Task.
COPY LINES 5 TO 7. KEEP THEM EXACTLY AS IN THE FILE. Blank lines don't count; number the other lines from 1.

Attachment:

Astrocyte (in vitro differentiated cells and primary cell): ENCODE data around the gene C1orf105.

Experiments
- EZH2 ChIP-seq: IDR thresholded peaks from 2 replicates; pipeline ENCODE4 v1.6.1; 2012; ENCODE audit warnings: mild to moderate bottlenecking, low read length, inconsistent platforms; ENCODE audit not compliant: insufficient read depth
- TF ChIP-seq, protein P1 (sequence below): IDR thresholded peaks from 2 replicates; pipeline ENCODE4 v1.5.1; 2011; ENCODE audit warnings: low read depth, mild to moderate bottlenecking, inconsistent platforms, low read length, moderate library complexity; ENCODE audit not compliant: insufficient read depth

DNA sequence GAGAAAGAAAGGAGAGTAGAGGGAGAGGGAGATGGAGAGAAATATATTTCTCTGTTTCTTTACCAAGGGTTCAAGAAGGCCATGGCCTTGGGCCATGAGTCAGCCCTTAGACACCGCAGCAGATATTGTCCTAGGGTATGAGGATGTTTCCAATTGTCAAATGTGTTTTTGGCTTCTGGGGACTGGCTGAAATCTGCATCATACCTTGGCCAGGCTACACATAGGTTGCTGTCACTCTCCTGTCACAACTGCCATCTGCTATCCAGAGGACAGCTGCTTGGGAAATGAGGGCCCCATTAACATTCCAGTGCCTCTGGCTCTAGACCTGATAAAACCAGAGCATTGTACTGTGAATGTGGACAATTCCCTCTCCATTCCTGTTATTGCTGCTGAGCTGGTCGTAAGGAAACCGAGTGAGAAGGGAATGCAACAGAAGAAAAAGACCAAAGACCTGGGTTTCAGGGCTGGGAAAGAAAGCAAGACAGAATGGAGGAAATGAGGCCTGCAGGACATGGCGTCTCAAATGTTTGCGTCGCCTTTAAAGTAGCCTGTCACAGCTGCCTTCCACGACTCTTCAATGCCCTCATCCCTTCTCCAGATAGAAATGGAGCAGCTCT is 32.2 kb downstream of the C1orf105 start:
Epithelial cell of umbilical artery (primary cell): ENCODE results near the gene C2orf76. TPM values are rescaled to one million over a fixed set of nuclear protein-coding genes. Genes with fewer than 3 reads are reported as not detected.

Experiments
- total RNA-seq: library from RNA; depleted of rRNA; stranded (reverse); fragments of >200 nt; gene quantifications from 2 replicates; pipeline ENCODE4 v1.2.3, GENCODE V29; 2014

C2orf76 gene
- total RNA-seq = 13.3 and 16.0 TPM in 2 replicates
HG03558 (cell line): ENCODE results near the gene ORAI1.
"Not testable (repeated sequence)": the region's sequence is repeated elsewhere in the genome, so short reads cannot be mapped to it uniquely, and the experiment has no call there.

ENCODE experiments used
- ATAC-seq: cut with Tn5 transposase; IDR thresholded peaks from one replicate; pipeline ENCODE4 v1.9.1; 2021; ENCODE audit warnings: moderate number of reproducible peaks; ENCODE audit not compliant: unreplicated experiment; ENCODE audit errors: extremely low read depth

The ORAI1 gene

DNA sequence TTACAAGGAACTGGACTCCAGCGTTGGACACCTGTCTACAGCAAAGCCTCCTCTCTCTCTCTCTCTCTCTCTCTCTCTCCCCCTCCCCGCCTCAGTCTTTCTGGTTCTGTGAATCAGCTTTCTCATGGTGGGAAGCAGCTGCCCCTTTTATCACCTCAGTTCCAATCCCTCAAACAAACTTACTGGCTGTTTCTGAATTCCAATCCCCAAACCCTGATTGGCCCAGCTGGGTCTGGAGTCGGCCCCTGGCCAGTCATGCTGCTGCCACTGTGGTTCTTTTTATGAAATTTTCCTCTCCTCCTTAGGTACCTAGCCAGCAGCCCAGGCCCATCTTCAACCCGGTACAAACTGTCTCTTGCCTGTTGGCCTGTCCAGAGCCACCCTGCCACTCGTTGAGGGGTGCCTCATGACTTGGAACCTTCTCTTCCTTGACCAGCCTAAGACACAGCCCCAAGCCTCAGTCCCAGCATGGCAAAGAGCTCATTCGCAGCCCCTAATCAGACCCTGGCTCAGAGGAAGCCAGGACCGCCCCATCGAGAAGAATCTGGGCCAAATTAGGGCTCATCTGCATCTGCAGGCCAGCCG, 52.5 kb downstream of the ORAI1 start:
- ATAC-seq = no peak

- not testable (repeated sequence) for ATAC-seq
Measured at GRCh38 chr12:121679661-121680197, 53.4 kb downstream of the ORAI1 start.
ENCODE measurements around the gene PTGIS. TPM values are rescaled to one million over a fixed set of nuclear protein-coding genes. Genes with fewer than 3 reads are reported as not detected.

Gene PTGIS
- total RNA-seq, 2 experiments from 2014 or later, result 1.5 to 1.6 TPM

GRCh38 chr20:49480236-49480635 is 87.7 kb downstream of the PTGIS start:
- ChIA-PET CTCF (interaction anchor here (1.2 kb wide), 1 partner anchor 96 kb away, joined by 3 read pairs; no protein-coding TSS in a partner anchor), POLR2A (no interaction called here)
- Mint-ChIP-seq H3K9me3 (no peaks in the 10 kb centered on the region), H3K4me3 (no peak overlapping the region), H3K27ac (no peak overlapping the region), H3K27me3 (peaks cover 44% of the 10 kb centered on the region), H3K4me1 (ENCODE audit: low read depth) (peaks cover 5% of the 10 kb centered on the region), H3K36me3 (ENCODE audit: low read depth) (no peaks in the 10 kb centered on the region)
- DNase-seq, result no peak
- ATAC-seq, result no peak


DNA sequence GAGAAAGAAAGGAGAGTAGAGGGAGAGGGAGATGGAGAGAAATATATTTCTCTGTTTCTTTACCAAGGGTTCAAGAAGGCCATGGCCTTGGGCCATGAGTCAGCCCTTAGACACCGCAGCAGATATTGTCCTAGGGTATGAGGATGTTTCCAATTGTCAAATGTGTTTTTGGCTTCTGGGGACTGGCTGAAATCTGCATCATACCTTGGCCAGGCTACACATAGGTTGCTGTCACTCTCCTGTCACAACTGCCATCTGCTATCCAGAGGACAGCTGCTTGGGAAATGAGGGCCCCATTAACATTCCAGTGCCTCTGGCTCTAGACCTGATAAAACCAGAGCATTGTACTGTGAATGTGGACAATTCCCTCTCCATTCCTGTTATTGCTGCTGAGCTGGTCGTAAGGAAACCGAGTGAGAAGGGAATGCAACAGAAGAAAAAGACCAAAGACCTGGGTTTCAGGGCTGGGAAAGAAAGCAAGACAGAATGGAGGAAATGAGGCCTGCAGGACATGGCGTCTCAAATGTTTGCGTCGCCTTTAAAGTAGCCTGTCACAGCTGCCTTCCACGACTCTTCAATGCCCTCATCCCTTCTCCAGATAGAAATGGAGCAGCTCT is 32.2 kb downstream of the C1orf105 start:
Epithelial cell of umbilical artery (primary cell): ENCODE results near the gene C2orf76. TPM values are rescaled to one million over a fixed set of nuclear protein-coding genes. Genes with fewer than 3 reads are reported as not detected.

Experiments